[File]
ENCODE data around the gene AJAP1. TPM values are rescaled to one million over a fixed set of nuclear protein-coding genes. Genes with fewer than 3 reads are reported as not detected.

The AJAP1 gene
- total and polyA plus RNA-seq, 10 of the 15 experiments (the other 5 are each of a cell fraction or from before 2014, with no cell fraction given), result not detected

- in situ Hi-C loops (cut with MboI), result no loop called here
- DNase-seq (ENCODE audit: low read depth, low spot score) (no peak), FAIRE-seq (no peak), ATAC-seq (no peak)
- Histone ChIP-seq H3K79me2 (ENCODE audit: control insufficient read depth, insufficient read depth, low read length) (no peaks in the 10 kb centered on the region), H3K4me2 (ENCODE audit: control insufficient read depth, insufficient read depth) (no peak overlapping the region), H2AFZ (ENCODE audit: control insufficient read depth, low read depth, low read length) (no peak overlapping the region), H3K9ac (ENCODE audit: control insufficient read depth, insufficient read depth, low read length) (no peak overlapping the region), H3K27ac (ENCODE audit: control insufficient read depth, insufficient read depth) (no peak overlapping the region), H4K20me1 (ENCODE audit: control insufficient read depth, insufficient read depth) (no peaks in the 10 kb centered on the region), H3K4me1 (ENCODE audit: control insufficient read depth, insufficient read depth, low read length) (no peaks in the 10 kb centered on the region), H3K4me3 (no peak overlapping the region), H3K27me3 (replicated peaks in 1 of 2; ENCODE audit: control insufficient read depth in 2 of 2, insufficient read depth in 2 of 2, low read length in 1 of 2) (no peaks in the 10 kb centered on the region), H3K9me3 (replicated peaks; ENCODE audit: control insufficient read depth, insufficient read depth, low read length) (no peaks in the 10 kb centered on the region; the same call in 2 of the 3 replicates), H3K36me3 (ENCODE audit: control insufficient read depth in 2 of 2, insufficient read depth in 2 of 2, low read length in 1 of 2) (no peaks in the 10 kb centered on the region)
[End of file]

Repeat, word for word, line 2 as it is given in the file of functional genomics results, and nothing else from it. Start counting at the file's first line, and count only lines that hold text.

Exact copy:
The AJAP1 gene